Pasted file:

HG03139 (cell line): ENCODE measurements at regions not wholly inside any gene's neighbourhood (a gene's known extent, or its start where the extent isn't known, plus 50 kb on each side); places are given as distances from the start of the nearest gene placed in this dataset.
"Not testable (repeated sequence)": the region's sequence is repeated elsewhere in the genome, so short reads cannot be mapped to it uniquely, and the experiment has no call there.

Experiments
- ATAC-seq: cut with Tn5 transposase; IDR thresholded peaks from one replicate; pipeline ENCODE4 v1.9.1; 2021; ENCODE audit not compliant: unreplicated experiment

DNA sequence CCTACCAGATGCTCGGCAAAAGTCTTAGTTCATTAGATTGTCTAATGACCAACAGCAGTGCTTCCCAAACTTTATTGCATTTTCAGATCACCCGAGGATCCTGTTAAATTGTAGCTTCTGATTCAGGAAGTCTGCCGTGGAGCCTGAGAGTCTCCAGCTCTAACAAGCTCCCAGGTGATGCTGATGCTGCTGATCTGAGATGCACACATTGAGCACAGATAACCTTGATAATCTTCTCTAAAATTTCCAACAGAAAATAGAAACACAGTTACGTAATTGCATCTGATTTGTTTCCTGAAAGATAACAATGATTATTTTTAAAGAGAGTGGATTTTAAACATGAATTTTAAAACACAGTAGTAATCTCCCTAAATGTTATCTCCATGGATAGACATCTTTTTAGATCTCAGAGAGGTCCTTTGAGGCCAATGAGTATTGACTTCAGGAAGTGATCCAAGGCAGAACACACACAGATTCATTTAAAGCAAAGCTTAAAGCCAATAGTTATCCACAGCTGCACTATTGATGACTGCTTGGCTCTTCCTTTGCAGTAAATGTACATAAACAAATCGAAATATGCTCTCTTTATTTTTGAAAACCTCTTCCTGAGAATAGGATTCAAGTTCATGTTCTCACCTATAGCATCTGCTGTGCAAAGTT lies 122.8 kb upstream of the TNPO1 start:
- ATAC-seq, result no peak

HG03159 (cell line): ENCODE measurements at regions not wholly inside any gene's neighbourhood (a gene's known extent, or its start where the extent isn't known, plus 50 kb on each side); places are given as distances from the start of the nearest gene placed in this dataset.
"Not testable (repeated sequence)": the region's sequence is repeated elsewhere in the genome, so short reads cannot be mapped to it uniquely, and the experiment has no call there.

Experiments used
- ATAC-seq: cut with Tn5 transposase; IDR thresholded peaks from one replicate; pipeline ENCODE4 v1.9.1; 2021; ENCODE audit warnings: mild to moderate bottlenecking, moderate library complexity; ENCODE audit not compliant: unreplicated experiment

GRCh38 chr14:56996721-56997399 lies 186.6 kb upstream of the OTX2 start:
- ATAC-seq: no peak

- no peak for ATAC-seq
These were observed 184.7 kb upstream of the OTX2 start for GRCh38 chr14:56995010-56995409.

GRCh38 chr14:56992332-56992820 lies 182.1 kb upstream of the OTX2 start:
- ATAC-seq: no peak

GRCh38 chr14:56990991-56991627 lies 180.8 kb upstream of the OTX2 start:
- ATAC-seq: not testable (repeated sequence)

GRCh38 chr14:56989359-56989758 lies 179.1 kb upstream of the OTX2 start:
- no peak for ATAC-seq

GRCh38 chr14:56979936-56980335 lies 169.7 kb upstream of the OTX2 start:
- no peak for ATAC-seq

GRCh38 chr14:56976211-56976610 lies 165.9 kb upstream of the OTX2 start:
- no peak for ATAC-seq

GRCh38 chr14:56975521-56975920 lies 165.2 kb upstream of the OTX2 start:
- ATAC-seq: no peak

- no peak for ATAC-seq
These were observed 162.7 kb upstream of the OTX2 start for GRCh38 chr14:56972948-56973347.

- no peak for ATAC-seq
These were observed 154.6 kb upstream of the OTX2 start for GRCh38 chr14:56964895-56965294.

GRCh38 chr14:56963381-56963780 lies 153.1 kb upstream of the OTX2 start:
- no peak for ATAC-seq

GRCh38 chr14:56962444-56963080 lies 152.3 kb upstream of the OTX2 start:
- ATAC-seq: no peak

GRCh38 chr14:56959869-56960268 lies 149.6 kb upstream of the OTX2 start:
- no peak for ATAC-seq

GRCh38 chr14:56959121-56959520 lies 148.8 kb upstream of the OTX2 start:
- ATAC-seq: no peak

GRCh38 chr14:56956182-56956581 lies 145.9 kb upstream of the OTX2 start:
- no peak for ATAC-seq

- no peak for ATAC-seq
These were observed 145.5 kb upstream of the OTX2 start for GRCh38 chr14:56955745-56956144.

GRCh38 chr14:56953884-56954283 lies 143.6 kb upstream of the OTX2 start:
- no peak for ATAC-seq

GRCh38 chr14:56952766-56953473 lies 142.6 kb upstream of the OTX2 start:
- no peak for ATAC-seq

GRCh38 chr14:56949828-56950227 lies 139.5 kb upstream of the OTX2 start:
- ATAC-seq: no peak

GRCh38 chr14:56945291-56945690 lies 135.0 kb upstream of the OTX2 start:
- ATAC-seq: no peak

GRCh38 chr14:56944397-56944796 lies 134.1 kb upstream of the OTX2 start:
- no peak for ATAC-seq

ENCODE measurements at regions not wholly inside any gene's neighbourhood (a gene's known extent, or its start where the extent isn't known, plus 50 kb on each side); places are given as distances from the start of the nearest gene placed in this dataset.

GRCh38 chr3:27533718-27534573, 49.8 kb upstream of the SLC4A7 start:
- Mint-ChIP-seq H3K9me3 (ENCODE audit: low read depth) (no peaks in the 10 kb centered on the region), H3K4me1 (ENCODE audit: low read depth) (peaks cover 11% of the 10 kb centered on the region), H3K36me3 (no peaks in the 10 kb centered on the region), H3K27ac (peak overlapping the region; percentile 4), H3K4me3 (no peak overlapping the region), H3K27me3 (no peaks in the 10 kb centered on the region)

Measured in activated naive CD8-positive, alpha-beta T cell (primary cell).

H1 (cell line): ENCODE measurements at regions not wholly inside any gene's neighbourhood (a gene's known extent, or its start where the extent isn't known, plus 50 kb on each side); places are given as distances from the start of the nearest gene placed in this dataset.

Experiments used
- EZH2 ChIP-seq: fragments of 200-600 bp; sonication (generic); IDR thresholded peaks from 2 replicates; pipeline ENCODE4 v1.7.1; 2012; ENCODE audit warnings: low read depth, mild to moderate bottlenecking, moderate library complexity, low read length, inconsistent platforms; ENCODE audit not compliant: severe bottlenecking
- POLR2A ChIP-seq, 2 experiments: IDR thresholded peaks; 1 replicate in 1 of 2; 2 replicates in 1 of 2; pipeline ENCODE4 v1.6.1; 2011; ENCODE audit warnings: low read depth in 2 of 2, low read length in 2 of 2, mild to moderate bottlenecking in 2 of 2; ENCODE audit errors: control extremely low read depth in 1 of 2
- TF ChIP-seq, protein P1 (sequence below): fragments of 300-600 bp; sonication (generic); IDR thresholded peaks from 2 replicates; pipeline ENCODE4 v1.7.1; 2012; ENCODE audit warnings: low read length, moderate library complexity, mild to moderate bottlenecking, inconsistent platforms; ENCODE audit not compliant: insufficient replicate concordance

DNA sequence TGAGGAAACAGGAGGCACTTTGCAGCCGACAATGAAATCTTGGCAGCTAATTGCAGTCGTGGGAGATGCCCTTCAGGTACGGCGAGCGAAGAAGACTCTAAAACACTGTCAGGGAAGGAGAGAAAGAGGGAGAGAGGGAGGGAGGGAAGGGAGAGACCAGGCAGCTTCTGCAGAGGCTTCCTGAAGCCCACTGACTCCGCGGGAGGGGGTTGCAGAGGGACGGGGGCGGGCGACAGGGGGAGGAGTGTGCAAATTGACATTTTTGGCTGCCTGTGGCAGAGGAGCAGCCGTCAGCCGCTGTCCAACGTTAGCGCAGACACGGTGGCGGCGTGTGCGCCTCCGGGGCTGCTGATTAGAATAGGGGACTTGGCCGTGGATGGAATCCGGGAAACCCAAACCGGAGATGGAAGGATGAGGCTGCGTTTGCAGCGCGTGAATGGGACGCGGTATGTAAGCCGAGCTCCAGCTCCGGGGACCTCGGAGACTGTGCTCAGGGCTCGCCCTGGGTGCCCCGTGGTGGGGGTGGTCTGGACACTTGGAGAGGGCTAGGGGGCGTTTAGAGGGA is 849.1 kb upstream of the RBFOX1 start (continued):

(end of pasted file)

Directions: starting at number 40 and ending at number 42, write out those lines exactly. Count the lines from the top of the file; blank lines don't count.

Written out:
- no peak for ATAC-seq

- no peak for ATAC-seq
These were observed 145.5 kb upstream of the OTX2 start for GRCh38 chr14:56955745-56956144.